Light bulb: India’s bio start-ups and some of their big ideas

DECCAN CHRONICLE. | B R SRIKANTH
Published Jul 18, 2016, 2:15 am IST
Updated Jul 18, 2016, 5:27 pm IST
Unlike the IT sector,companies keep their work under wraps, much of thinking in these bio-startups happens over a cuppa in cafeteria.
A few others are on the verge of forging partnerships with clusters in Cambridge, while few others are looking East as well.
 A few others are on the verge of forging partnerships with clusters in Cambridge, while few others are looking East as well.

They are increasing crop yield by 15 per cent, identifying chemo drugs which have the highest efficacy for a particular patient and are growing seaweed for the generation of bio-fuels. And very soon, there will be a handheld device to check the spread of bacterial infection in ICUs of hospitals

Don’t’ look now, but rookie start-ups from across the country could soon be part of major global discoveries in life sciences, or in rolling out novel technologies and products. Some of them have teamed up with Silicon Valley (San Francisco Bay area)’s cluster of innovation facilities, popularly known as the California Institute for Quantitative Biosciences (QB3), which figures in the list of the best cutting-edge research facilities. A few others are on the verge of forging partnerships with clusters in Cambridge, while few others are looking East as well.

 

Such connections are falling into place because Indian start-ups have announced their arrival with some unusual products and technologies: from immunotherapy-based treatment of cancer (which helps patients build immune systems to combat cancer) to identifying chemo drugs which have the highest efficacy for a particular patient, from improving the yield of crops and vegetables by 15 per cent with an extract of seaweeds to growing seaweeds for generation of bio-fuels, devices to test blood samples for fertility, or an entirely new genre of cosmetics, and one hand-held device to check the spread of bacterial infection in ICUs (intensive care units) of hospitals. Some of these products are now on sale while the rest are likely to make it to the shelves in a couple of years.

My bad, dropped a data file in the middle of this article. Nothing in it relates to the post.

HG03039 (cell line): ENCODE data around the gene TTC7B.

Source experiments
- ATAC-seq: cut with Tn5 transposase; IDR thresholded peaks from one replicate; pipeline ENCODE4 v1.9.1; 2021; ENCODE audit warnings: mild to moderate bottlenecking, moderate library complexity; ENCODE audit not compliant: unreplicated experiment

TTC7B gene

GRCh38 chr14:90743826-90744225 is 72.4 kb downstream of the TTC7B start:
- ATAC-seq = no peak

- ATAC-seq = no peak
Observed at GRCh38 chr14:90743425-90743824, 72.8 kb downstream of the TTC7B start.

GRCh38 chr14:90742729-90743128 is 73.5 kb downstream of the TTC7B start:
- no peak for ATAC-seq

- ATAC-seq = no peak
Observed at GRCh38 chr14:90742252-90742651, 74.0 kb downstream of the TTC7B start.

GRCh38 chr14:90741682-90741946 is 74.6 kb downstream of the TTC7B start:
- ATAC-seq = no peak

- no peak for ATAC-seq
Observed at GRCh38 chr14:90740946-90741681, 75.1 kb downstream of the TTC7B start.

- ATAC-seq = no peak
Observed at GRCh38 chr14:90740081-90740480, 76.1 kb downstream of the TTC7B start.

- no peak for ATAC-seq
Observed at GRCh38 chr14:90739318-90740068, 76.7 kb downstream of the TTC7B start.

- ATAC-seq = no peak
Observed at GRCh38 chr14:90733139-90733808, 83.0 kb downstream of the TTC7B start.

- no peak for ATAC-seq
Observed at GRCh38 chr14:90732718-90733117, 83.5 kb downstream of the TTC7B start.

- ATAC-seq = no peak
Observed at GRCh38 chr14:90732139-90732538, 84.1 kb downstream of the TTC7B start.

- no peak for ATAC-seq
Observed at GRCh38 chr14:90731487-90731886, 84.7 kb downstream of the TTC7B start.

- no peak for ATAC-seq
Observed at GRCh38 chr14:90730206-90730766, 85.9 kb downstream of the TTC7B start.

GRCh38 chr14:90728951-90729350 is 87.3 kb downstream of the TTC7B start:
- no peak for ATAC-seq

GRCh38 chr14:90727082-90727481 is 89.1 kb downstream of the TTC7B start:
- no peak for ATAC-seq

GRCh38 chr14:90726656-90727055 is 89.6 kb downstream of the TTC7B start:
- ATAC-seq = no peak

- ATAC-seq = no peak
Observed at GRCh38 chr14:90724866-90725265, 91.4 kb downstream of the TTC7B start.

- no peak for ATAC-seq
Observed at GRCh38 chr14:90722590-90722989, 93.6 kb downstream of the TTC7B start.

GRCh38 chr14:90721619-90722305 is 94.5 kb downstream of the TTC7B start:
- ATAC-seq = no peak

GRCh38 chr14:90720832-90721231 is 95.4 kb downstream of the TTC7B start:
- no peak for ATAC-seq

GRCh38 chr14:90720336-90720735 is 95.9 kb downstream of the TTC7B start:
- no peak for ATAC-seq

And just what spawned such original innovations? “Transfer of lateral knowledge between the academia and start ups, and networking among start-ups,” explains Dr Taslimarif Saiyed, Director and COO, Centre for Cellular and Molecular Platforms (C-CAMP), a technology hub which has worked extensively to establish a strong life sciences innovation and entrepreneurship ecosystem in and around Bengaluru with support from the department of biotechnology (DBT) and Biotechnology Industry Research Assistance Council (BIRAC).

C-CAMP, which provides world-class equipment and infrastructure for researchers in life sciences in 60 start-ups across the country, invited researchers of over 100 start-ups to network and explore areas of collaboration, during a two-day conclave hosted in partnership with BIRAC in Bengaluru last month.

Besides, C-CAMP has provided access to its research facilities to more than 200 R&D organisations from within and outside the country as well as trained 800 to 1,000 scientists on how to use these advanced platforms, he added.

But one hotspot for researchers of start-ups either in Bengaluru or similar clusters in Chennai, Hyderabad, Pune, New Delhi, Faridabad or Mohali is, well, hold your breath, the cafeteria.

Unlike the IT sector, where companies, big or small, could be competing for projects, with techies keeping their work under wraps here, much happens over a cuppa as these scientists have no hang-ups about sharing details of their work, and even offer solutions to problems encountered in a project. Reason?

The focus of each start-up varies from the other with none pursuing the same goal as the other. For instance, researchers at Sea6 Energy, set out to find a way to make fuel from seaweed at a scale and cost never attempted earlier, but ended up developing a crop-yield enhancing spray after one coffee session with professors from the University of Agricultural Sciences (UAS), Bengaluru.

“Our product, JINGO, is now in the market after we launched it in collaboration with Mahindra & Mahindra. Our long-term goal is bio-fuel from seaweeds, but we are also working on products like animal feed and for healthcare,” says chairman Dr Shrikumar Suryanarayan, while recalling the benefits such “accidental collisions of thought” in the cafeteria.   

As for Dr Vinod Kuberkar, who heads Western Range Biopharmaceuticals located in biotech Cluster Innovation Centre on the campus of Maharaja Sayaji University at Baroda, a start-up which has developed two therapies for treatment of cancer, the focus in future would be on auto-immune disorders and failure of the liver. “We want to contribute to development of indigenously-developed technologies that are both highly efficacious and affordable,” he said.





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